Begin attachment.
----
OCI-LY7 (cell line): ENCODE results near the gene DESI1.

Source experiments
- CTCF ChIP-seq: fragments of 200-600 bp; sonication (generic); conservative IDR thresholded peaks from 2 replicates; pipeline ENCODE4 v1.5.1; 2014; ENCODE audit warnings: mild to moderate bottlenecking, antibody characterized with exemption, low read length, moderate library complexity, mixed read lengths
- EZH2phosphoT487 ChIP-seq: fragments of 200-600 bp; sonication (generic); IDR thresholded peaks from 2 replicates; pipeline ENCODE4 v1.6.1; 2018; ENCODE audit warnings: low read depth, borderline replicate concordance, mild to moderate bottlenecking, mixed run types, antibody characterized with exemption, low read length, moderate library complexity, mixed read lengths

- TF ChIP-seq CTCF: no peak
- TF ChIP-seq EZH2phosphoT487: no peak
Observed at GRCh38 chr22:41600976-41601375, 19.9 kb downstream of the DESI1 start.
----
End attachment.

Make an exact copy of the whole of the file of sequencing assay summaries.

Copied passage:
OCI-LY7 (cell line): ENCODE results near the gene DESI1.

Source experiments
- CTCF ChIP-seq: fragments of 200-600 bp; sonication (generic); conservative IDR thresholded peaks from 2 replicates; pipeline ENCODE4 v1.5.1; 2014; ENCODE audit warnings: mild to moderate bottlenecking, antibody characterized with exemption, low read length, moderate library complexity, mixed read lengths
- EZH2phosphoT487 ChIP-seq: fragments of 200-600 bp; sonication (generic); IDR thresholded peaks from 2 replicates; pipeline ENCODE4 v1.6.1; 2018; ENCODE audit warnings: low read depth, borderline replicate concordance, mild to moderate bottlenecking, mixed run types, antibody characterized with exemption, low read length, moderate library complexity, mixed read lengths

- TF ChIP-seq CTCF: no peak
- TF ChIP-seq EZH2phosphoT487: no peak
Observed at GRCh38 chr22:41600976-41601375, 19.9 kb downstream of the DESI1 start.